beginning to curl up and not do so well.
    > The consumer is up to his neck in debt. Because of the work the Federal
    Reserve has done bringing interest rates down,
    > a huge number of cars and a huge number of homes are being sold. The
    average person doesn't ask what a car or a home costs,
    > he asks what the carrying charge will be. In the auto world, you just saw
    General Motors, which had been giving very big incentives,
    > adding to the incentives by reverting back to zero financing.
    > But the auto world is cannibalizing future sales terribly by encouraging
    people to accelerate purchases they might have waited to make a few years
    > out.
    > They've created a situation where normal demand in future years is going
    to be below average. The same
    > is true in housing.
    >
    > Q: Isn't there still a large pool of first-time homebuyers and pent-up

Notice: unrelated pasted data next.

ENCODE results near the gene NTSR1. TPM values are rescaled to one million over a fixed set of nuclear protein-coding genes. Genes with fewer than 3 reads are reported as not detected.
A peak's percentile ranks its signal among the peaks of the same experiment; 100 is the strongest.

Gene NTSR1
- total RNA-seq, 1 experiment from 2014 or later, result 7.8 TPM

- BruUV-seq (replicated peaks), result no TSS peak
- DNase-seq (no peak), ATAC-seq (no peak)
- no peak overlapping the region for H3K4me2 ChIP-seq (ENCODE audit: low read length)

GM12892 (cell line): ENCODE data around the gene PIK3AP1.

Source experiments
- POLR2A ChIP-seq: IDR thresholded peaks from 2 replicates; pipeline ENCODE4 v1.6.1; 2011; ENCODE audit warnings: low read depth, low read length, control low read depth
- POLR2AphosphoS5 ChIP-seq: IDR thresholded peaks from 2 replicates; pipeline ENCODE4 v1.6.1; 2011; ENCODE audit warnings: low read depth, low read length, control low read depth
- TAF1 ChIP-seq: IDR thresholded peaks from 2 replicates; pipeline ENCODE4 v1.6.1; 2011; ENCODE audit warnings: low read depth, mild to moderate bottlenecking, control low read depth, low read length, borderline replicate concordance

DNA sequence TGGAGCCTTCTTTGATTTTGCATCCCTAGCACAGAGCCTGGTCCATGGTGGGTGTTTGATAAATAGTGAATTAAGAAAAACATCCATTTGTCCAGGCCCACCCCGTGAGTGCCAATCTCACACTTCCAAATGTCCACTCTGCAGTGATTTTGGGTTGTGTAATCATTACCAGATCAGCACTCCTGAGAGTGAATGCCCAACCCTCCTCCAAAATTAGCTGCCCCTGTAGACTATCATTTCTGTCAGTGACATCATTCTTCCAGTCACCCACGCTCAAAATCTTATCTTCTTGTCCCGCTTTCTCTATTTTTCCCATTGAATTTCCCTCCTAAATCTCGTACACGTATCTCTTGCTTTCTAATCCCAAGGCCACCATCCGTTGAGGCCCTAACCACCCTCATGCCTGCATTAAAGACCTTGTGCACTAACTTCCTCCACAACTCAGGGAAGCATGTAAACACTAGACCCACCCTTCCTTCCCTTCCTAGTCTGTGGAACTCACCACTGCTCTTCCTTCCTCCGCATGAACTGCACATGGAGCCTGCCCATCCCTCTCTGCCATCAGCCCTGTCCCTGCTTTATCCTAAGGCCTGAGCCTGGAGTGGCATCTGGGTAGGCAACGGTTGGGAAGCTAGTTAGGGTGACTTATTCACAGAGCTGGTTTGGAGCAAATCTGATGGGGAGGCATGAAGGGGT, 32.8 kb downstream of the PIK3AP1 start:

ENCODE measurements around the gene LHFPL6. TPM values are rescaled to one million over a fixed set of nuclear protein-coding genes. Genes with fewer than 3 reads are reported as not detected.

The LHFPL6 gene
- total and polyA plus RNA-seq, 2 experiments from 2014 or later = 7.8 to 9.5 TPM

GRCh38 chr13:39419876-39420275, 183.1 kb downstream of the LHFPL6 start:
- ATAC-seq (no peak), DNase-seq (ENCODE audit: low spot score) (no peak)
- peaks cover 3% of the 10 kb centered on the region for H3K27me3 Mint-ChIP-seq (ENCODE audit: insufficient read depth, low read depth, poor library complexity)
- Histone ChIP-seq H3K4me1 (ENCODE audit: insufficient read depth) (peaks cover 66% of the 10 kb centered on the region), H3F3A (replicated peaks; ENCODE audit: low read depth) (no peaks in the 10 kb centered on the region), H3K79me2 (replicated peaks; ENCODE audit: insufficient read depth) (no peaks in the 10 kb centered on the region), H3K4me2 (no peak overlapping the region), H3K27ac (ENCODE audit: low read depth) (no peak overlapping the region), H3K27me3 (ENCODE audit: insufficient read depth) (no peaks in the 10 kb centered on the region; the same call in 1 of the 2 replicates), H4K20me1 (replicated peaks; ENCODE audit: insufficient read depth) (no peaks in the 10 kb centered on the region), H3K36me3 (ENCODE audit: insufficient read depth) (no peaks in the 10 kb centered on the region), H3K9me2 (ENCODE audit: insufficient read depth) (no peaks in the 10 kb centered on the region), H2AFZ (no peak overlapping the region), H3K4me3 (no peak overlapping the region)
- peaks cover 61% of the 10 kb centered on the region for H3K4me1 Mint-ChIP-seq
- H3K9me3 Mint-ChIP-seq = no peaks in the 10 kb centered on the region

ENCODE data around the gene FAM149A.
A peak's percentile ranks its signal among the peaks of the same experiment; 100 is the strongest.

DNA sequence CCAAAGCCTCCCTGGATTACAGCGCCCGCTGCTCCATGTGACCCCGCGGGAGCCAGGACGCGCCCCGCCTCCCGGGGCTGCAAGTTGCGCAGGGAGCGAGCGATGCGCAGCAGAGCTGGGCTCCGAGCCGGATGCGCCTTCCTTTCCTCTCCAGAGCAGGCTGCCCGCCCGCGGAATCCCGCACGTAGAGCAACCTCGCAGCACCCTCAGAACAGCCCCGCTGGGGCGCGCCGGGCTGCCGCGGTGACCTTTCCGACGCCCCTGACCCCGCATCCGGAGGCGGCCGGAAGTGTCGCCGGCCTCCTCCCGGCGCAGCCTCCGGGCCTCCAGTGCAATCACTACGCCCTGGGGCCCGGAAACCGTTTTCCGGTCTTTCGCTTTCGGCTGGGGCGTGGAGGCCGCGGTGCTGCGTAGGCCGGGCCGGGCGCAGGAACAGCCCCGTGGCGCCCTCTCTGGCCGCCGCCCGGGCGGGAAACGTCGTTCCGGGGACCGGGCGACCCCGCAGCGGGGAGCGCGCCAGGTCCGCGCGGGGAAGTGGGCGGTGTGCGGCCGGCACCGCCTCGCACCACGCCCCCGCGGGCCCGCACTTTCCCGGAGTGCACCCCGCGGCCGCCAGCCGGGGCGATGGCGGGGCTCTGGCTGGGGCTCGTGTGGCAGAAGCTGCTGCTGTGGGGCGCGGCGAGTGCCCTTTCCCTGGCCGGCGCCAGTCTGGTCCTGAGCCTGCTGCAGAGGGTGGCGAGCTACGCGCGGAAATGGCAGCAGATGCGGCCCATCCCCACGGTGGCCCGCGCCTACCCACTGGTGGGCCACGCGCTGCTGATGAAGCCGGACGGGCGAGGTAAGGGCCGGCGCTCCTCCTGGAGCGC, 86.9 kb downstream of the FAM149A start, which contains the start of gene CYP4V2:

demand?
    > A: That is perfectly true. Home-building has been very good.
    > The one sustaining influence that's maintained itself has been
    construction, but I suspect we are on the verge of seeing that go south.
    >
    > Table: Glickenhaus's Picks... and Pans
    >
    >
    >
    > Q: What else troubles you about the economy?
    > A: There's still too much capacity. Consider the auto world. The people
    running the three major U.S. auto companies, in their infinite wisdom,
    > made a deal with the United Auto Workers two years ago where they have to
    pay them 90% of their wages if they fire them,
    > so that it actually pays them not to close plants and fire people but to
    produce at a loss.
    > All of these companies have to pay retiree health benefits in addition to
    high wages,
    > and that has become very, very painful and puts them in a very precarious
    position.
    > Retiree health benefits account for a bigger part of a car's cost than
    steel does.
    > And automakers around the world have the capacity to produce 60 million
    to 65 million cars a year,